Constructive Technology Assessment (CTA) as a tool in coverage with evidence
development: the case of the 70-gene prognosis signature for breast cancer diagnostics


Retèl, Valesca P. and Bueno-de-Mesquita, Jolien M. and Hummel, Marjan J.M. and Vijver, Marc J. van de and Douma, Kirsten F.L. and Karsenberg, Kim and Dam, Frits S.A.M. van and Krimpen, Cees van and Bellot, Frank E. and Roumen, Rudi M.H. and Linn, Sabine C. and Harten, Wim H. van (2009) Constructive Technology Assessment (CTA) as a tool in coverage with evidence
development: the case of the 70-gene prognosis signature for breast cancer diagnostics.
International Journal of Techology Assessment in Health Care, 25 (1). pp. 73-83. ISSN 0266-4623

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Constructive Technology Assessment (CTA) is a means to guide early implementation of new developments in society, and can be used as an evaluation tool for Coverage with Evidence Development (CED). We used CTA for the introduction of a new diagnostic test in the Netherlands, the 70-gene prognosis signature (MammaPrint®) for node-negative breast cancer patients.

Studied aspects were (organizational) efficiency, patient-centeredness and diffusion scenarios. Pre-post structured surveys were conducted in fifteen community hospitals concerning changes in logistics and teamwork as a consequence of the introduction of the 70-gene signature. Patient-centeredness was measured by questionnaires and interviews regarding knowledge and psychological impact of the test. Diffusion scenarios, which are commonly applied in industry to anticipate on future development and diffusion of their products, have been applied in this study.

Median implementation-time of the 70-gene signature was 1.2 months. Most changes were seen in pathology processes and adjuvant treatment decisions. Physicians valued the addition of the 70-gene signature information as beneficial for patient management. Patient-centeredness (n = 77, response 78 percent): patients receiving a concordant high-risk and discordant clinical low/high risk-signature showed significantly more negative emotions with respect to receiving both test-results compared with concordant low-risk and discordant clinical high/low risk-signature patients. The first scenario was written in 2004 before the introduction of the 70-gene signature and identified hypothetical developments that could influence diffusion; especially the “what-if” deviation describing a discussion on validity among physicians proved to be realistic.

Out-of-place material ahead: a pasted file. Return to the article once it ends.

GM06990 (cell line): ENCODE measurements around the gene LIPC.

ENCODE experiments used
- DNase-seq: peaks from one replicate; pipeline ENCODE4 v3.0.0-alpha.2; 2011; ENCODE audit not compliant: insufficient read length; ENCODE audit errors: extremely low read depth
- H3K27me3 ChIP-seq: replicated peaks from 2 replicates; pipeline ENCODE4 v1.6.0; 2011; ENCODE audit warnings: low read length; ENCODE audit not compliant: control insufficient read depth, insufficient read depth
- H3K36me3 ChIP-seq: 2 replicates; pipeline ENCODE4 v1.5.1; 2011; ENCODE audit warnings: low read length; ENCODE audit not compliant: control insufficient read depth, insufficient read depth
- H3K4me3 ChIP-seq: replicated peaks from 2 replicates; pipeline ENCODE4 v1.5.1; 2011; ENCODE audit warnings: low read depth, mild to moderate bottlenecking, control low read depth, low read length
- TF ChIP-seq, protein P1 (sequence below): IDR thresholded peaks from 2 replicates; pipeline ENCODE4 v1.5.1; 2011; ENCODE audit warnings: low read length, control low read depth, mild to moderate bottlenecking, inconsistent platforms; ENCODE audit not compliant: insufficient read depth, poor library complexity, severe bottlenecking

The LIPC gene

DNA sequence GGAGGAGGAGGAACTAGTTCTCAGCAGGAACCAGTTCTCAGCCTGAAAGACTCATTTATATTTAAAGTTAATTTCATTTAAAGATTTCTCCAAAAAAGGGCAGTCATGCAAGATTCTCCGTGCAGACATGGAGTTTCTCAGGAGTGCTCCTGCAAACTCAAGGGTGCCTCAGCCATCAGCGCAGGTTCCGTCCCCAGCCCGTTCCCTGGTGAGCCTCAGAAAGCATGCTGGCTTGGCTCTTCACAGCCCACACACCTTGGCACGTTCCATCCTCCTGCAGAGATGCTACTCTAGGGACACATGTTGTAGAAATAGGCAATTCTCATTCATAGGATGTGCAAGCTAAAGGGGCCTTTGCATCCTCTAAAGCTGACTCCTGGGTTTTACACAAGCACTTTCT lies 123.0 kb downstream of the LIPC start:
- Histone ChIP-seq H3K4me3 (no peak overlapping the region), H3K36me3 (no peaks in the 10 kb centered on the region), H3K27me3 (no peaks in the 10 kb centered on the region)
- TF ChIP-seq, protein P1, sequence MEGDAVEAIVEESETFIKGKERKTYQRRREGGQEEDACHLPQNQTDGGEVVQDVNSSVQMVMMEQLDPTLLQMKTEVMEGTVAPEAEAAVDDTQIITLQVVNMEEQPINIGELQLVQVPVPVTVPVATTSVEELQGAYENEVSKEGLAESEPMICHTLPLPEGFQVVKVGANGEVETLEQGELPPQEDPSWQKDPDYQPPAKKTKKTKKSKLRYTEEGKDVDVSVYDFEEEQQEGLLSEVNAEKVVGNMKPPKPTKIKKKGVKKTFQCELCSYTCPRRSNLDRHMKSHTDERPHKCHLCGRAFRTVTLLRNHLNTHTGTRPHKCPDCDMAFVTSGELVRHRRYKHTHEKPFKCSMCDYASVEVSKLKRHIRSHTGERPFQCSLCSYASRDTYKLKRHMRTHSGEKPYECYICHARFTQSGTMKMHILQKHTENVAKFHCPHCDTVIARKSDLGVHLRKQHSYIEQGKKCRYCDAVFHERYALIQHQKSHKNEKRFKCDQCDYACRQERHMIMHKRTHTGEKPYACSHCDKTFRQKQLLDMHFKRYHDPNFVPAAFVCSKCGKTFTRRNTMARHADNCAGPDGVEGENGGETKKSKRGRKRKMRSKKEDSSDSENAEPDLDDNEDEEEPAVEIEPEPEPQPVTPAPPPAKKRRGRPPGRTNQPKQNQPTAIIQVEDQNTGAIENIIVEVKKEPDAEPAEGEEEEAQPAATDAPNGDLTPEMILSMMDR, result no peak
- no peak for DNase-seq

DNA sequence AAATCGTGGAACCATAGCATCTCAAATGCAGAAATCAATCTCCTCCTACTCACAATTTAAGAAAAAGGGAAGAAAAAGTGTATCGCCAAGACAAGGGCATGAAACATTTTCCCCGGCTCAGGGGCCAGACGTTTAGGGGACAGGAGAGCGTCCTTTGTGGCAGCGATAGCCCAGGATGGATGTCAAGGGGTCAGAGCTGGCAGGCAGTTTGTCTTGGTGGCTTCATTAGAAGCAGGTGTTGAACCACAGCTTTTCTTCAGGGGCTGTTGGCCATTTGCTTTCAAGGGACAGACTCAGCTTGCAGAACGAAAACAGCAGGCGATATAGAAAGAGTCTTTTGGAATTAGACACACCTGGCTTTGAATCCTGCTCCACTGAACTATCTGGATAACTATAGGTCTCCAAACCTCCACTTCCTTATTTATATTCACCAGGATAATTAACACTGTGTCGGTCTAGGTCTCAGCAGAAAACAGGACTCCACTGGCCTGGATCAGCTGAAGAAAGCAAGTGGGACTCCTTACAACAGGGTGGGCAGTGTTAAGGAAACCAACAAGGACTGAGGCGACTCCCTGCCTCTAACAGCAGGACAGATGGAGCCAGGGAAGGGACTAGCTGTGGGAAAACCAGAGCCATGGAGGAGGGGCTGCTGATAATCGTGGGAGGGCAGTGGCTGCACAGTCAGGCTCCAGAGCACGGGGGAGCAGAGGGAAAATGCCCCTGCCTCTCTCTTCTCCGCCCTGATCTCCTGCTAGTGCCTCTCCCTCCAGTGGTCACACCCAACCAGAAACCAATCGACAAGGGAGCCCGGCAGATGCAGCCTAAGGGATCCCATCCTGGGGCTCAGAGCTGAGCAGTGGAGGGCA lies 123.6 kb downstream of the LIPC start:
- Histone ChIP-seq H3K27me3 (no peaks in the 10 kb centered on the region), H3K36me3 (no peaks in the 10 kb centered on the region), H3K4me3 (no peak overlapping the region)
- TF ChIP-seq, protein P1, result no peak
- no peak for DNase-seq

Differences in speed of implementation and influenced treatment decisions were seen. Impact on patients seems especially related to discordance and its successive communication. In the future, scenario drafting will lead to input for model-based cost-effectiveness analysis. Finally, CTA can be useful as a tool to guide CED by adding monitoring and anticipation on possible developments during early implementation, to the assessment of promising new technologies.
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Copyright:© 2009 Cambridge University Press
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